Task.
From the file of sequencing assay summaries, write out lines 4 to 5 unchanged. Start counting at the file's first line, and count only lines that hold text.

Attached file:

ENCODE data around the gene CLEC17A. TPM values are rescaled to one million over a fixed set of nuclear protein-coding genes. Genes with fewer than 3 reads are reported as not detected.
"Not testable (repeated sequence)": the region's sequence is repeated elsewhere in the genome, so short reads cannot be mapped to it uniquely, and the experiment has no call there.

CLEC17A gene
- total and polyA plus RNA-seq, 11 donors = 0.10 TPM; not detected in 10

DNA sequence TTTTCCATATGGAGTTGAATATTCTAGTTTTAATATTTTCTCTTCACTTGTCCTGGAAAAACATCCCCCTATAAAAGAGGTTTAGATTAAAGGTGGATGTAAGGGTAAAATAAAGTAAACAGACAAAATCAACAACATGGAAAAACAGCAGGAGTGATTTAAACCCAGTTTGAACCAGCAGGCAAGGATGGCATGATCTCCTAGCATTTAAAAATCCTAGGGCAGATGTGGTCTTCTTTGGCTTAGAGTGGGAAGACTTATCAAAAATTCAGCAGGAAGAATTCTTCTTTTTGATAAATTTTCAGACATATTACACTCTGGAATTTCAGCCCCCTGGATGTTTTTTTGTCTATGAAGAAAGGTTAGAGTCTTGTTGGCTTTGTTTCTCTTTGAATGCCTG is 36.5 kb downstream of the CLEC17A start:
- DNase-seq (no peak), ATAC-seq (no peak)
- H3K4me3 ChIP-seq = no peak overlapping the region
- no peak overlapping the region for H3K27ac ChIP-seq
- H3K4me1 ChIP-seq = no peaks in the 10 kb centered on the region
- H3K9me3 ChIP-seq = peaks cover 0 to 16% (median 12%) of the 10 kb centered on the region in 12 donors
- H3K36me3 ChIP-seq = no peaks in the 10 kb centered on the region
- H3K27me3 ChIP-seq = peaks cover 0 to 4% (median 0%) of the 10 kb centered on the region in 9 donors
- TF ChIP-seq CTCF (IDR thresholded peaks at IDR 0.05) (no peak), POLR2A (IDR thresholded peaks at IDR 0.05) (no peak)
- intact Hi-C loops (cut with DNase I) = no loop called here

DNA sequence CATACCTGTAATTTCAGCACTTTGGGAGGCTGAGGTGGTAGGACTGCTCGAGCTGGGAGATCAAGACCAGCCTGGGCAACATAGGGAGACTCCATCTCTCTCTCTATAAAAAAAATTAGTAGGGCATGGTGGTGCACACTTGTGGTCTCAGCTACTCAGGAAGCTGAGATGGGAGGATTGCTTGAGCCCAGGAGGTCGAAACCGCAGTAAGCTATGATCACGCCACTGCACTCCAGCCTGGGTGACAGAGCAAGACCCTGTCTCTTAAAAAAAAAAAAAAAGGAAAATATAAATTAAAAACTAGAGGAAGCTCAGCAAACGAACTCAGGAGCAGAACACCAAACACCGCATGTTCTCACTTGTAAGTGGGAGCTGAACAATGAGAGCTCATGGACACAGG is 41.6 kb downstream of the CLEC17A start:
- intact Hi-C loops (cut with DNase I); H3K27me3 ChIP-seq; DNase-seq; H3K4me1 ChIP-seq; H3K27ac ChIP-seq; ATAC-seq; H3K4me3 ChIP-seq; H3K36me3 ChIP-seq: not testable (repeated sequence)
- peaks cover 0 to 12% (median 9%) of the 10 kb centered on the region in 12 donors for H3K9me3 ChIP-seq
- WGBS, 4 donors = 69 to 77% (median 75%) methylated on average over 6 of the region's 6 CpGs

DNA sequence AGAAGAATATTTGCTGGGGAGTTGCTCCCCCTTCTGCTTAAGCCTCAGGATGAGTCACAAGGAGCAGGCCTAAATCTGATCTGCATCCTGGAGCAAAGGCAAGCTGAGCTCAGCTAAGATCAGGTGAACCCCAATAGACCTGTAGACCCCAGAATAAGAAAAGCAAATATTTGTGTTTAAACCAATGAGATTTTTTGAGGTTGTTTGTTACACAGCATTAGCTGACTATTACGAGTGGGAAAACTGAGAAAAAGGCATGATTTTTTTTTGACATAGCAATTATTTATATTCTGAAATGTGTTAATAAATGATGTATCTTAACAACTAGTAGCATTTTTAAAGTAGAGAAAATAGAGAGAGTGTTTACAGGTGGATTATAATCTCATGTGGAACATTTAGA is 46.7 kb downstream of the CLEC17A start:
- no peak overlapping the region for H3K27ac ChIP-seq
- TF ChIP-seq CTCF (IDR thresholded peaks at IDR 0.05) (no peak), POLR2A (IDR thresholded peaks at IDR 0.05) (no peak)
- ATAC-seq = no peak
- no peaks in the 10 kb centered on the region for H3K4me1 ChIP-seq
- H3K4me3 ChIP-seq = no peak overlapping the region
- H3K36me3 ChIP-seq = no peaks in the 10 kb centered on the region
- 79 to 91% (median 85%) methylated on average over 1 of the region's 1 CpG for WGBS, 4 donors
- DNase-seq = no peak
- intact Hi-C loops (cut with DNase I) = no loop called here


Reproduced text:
- total and polyA plus RNA-seq, 11 donors = 0.10 TPM; not detected in 10

DNA sequence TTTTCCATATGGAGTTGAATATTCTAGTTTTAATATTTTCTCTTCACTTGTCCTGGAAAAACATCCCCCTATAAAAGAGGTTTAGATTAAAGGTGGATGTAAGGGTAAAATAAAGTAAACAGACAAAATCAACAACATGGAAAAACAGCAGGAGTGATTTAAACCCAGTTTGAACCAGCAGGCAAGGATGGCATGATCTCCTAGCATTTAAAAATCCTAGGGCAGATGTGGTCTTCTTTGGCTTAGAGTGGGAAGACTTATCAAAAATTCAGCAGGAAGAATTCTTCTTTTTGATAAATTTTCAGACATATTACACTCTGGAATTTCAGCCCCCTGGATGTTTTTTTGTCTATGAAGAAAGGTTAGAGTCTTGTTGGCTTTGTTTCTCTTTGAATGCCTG is 36.5 kb downstream of the CLEC17A start: